CAIRO - Prominent Sunni Muslim scholars called Thursday, June 13, for Jihad against Syrian President Bashar Al-Assad, describing his crackdown on anti-regime protests as a war on Islam.
"Jihad is necessary for the victory of our brothers in Syria, read a joint statement issued by scholars and read by Egyptian preacher Mohamed Hassan, Reuters reported.
Jihad with mind, money, weapons; all forms of jihad.
Scholars from across the Arab world met Thursday in Cairo to discuss ways of helping the anti-Assad opposition in Syria.
They called for using all means to ensure victory of the Syrian opposition forces against Assad.
Hassan said more than 70 organizations represented in the meeting had called for "support, whatever will save the Syrian people"
Leading among attendees in Thursday's meeting were Sheikh Yusuf Al-Qaradawi, the president of the International Union for Muslim Scholars, and Sheikh Hassan al-Shafai, from Al-Azhar.
Earlier this month, Qaradawi called on Sunni Muslims to join opposition forces in their fight against Assad's regime.
The two-year fighting between Assad's forces and anti-regime fighters has killed more than 93,000 people.
The fighting has forced more than one million Syrians to flee their home to neighboring countries in addition to the displacement of two millions others inside the country.
War on Islam
The Sunni scholars denounced the deadly crackdown by the Assad's regime and his Shiite allies as a war on Islam.
"What is happening to our brothers on Syrian soil, in terms of violence stemming from the Iranian regime, Hizbullah and its sectarian allies, counts as a declaration of war on Islam and the Muslim community in general," Hassan said.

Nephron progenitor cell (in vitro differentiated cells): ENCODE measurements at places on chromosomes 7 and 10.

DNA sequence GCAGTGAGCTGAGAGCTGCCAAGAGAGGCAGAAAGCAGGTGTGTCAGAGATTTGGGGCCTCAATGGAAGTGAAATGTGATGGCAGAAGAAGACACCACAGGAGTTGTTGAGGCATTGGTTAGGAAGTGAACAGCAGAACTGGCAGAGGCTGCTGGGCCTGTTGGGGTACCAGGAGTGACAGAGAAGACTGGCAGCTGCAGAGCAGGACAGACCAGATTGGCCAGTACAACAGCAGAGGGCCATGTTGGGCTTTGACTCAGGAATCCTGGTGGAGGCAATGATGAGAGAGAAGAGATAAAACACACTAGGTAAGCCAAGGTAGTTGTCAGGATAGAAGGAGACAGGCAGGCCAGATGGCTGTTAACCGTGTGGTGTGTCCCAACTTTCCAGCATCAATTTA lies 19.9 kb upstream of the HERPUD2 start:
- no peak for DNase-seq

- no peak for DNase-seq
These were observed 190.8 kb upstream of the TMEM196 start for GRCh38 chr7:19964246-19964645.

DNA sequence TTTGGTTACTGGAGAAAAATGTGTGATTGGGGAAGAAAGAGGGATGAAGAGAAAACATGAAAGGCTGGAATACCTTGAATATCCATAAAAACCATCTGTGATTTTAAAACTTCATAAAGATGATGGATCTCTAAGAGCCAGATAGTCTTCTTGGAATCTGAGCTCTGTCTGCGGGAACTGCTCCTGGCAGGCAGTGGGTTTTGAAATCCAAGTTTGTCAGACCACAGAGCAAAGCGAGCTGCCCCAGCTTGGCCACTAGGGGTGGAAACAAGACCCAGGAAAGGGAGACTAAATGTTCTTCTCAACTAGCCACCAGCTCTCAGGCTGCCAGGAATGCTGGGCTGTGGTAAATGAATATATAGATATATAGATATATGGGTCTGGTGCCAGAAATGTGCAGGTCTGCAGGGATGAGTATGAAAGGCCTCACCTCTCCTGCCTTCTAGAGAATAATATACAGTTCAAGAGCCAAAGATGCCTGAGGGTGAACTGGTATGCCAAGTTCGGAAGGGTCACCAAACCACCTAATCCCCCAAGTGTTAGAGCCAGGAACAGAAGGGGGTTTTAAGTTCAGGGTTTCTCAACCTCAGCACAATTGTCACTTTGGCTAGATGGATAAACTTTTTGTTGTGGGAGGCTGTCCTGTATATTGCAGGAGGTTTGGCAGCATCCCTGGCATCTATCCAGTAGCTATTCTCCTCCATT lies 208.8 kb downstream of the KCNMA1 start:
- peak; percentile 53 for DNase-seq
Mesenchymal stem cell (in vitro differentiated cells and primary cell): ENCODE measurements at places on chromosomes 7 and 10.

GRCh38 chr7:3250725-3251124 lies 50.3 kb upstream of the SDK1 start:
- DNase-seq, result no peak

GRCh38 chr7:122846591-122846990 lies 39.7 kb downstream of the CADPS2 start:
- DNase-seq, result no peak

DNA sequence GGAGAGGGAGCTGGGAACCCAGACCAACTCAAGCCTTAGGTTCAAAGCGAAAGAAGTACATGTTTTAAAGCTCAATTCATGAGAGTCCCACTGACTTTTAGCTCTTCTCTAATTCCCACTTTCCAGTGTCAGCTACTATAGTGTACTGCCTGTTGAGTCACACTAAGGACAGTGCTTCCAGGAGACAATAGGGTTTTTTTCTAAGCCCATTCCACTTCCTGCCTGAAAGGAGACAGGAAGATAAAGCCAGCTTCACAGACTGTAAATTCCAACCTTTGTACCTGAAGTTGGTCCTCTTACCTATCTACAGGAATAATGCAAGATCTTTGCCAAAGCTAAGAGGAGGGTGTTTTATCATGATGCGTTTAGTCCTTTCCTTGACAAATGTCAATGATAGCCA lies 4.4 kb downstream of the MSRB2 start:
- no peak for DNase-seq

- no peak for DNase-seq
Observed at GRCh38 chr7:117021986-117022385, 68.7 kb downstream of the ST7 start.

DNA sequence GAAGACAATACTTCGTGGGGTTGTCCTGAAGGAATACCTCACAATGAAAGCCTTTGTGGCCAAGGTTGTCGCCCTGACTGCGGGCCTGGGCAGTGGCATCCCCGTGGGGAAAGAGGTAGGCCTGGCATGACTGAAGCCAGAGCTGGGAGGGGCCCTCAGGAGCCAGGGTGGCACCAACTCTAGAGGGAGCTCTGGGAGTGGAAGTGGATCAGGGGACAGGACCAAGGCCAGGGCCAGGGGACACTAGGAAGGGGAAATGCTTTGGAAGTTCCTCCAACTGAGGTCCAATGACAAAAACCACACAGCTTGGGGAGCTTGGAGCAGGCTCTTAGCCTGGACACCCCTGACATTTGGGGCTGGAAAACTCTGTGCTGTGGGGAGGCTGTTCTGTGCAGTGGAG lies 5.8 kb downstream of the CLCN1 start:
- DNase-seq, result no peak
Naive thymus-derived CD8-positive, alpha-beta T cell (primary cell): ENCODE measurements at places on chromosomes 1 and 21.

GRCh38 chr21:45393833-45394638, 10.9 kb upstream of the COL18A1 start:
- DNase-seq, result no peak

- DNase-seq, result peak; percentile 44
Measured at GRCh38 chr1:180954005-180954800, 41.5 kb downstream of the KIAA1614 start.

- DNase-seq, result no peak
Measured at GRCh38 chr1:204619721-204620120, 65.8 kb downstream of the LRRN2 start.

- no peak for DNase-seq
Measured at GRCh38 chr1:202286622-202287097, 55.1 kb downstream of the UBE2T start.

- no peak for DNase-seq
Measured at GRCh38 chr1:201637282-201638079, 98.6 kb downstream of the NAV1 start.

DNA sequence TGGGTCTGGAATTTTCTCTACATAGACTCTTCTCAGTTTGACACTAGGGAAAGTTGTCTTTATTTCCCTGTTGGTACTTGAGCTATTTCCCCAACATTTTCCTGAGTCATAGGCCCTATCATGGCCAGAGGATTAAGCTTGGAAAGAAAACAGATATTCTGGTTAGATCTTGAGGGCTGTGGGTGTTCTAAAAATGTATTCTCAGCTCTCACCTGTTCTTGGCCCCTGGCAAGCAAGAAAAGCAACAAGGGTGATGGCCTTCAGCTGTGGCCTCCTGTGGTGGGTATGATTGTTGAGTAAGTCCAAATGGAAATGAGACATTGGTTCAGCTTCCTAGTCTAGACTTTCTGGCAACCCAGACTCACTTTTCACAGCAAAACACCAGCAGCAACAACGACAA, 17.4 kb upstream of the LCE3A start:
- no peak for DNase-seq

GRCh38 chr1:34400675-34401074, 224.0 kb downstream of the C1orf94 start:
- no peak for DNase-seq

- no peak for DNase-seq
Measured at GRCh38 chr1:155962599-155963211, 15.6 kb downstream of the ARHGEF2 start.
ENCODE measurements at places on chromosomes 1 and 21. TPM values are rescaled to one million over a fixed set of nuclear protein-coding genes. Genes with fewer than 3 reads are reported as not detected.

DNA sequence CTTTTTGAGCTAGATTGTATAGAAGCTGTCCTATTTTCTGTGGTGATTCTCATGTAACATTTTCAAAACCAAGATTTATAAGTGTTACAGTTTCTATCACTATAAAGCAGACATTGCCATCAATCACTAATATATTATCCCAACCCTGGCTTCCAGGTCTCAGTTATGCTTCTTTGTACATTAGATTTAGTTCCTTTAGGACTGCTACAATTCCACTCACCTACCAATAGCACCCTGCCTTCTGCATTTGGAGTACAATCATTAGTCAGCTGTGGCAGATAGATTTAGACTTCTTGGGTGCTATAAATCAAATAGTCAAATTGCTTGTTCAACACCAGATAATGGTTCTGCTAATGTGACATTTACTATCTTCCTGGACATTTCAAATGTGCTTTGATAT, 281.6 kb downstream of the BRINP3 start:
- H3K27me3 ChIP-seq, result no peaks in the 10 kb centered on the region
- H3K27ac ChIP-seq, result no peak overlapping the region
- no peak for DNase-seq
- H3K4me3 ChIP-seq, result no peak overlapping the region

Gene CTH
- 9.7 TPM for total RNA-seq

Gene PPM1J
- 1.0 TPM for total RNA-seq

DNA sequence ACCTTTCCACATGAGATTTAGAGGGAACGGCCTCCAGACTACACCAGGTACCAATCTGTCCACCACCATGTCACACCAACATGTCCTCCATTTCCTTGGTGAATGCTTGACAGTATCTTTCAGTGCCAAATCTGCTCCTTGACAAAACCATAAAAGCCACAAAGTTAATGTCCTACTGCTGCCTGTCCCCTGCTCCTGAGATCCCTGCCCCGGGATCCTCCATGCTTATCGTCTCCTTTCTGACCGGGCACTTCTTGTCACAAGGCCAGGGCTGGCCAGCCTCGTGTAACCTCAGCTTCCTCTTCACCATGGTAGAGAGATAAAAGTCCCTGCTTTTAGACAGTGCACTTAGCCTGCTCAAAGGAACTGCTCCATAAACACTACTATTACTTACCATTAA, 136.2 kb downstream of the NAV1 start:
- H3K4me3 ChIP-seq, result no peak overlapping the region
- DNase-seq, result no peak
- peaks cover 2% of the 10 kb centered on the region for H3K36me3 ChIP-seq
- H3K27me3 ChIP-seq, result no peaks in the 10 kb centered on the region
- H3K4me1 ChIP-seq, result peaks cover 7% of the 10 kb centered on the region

Hizbullah, a close ally of Iran and the Syrian regime, is openly engaged in the fight against the anti-regime forces in Syria.
Hizbullah fighters helped Assad's forces retake the strategic town of Qusair near Homs on the Lebanese border last week from opponents drawn mostly from Syria's Sunni majority.
The Lebanese group has already lost dozens of its men in the battle for Qusayr.
Last month, Hizbullah leader Hassan Nasrallah vowed to propel Assad to victory in Syria's civil war.
The Shiite leader also pledged that Hizbullah will turn the tide of the conflict in Assad's favor, and stay as long as necessary to do so.
Hizbullah's involvement in the Syrian conflict has drawn widespread condemnations from Muslim scholars.
On Tuesday, Al-Azhar Grand Imam Sheikh Ahmed el-Tayyeb condemned Hizbullah's support for the Assad's regime.
Qaradawi also denounced Hizbullah, which means the party of God in Arabic, as the "party of Satan".
Two months ago, two Salafi scholars in Lebanon have called for Muslims to join the Syrian opposition to fight against Assad's regime over Hizbullah's involvement.
The United Nations Human Rights Council has also condemned Hizbullah's role in the conflict in Syria.
There is no end in sight to the conflict in Syria, which has divided world powers.
Russia and Shiite Iran support Assad, while the United States, along with some European and Sunni Muslim Gulf Arab nations back a fractured opposition.Damascus and some of its opponents have said they will consider peace talks, but no meetings have been arranged.